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Why Coiled Tubing is Important in the Oil and Gas Industry?

Why Coiled Tubing is Important in the Oil and Gas Industry?

Within the oil and gas industry, coiled tubing is an important component.  The term refers to the very long metal pipe—typically between 1 and 3.25 inches (25 to 83 mm) in diameter—supply-spooled on a large reel.

What is Coiled Tubing Used For?

Companies that the DCM group work with may use coiled tubing for interventions in oil and gas wells. Sometimes, coiled tubing can be used as production tubing in low-volume gas wells. Often, coiled tubing is employed for carrying out executions similar to wire lining applications (but better).  Coiled tubing is also often used as a production string within shallow gas wells that can sometimes produce water.

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Coiled Tubing for Circulation

Actually, the most typical use for coiled tubing in the oil and gas industry is for circulation; or, more accurately, deliquification. Sometimes a hydrostatic head—this is a column of fluid in the well bore—can inhibit flow of formation fluids because it is heavy (often referred to as a “killed well”).  The safest—though, admittedly, not necessarily the most affordable—solution would be to try and circulate the fluid out (like you would with a gas, commonly nitrogen; and often called a “Nitrogen Kick”).  Circulating is generally used just for cleaning out light debris that might have accumulated within the hole.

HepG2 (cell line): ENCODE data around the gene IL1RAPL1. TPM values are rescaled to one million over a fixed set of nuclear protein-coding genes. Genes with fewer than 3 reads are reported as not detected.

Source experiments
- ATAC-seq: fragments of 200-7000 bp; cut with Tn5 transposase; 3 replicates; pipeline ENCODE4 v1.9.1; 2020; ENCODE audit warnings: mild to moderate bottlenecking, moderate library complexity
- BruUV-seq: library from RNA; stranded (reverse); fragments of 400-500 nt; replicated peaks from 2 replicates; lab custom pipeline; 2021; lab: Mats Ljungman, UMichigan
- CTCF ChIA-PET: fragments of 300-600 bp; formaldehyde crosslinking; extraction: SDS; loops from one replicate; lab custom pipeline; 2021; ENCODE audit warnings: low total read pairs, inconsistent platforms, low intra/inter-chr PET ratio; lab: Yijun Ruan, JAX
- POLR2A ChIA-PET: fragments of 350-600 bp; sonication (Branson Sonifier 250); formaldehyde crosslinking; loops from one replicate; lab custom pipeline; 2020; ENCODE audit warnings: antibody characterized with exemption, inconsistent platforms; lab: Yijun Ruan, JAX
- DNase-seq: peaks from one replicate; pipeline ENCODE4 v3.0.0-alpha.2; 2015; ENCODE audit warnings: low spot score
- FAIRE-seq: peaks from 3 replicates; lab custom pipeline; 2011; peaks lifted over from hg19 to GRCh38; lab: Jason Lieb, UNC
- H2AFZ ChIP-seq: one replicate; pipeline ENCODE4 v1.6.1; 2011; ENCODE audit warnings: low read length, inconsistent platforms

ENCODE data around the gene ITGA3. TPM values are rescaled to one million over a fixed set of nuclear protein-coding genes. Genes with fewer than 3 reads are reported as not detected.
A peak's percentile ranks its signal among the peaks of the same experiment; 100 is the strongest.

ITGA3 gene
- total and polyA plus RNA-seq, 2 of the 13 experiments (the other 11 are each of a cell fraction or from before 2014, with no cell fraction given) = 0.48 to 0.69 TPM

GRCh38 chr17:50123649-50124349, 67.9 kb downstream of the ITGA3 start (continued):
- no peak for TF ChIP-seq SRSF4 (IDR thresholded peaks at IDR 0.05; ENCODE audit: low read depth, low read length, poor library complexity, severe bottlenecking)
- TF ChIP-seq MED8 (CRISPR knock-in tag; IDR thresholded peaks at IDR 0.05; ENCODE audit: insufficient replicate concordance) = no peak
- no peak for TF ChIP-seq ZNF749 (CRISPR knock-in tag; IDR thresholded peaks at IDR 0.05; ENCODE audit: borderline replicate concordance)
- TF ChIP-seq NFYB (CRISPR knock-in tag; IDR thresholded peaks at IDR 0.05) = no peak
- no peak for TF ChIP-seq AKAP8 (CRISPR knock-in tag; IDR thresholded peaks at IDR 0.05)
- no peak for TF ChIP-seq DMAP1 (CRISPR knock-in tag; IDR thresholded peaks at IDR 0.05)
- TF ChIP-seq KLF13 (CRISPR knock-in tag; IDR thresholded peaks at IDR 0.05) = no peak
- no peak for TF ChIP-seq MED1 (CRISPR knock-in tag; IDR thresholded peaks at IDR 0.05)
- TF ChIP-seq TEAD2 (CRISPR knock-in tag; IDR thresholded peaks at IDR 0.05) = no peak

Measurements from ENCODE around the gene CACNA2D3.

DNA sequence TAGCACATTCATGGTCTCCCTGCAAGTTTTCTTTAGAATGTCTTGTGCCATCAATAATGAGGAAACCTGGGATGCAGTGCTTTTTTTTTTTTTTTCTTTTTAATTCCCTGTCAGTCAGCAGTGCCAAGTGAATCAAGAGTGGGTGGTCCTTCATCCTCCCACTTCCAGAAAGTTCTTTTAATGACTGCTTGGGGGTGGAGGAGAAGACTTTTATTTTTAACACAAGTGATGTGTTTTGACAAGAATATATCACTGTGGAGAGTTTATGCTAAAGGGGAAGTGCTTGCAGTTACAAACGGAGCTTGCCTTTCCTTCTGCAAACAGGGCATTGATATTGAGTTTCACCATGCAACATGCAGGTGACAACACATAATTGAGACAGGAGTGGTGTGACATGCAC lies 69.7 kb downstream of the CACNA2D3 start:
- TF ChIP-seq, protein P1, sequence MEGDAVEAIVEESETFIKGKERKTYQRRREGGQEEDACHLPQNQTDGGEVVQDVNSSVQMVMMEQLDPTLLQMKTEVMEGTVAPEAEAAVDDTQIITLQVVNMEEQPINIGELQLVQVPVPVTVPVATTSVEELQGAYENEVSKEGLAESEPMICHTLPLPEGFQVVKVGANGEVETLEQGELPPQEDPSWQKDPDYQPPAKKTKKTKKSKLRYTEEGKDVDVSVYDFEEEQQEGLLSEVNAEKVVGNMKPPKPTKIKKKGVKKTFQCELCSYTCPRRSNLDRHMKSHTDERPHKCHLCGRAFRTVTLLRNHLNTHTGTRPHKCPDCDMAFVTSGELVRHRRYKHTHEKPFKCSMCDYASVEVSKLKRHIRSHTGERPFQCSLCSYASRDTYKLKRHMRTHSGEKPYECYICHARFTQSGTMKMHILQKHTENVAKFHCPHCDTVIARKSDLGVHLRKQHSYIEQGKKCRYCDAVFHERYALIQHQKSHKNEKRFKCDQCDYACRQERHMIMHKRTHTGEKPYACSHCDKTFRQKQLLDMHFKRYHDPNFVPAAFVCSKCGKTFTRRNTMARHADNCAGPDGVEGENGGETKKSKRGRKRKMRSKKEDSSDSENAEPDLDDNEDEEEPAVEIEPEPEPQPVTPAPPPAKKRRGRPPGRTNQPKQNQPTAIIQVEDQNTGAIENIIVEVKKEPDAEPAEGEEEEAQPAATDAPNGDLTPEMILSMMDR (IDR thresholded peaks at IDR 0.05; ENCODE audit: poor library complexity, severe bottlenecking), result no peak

Coiled Tubing For Pumping

Coiled tubing can also be used for pumping as a means for dispersing fluids towards a specific location in the well in order to cement perforations or to perform certain chemical washes of downhole components.  In the case of cementing perforations, coiled tubing is generally regarded as more advantageous over simply pumping cement into the hole from the surface because that would allow cement to flow through the whole complex and potentially damage components along the way.

Coiled Tubing and Drilling

In recent years, coiled tubing has been used as a drilling technique.  Engineers have found this has many advantages over the conventional drill pipe.  Generally, coiled tubing requires less effort to trip in and out of the well than a conventional drill pipe.  In addition, coiled tubing enters the hole through an injector-mounted stripper. This provides a hydraulic seal around the coil which offers the well superior control capabilities, which in turn greatly surpass that which would be offered by traditional drill pipes.


Brian Brown

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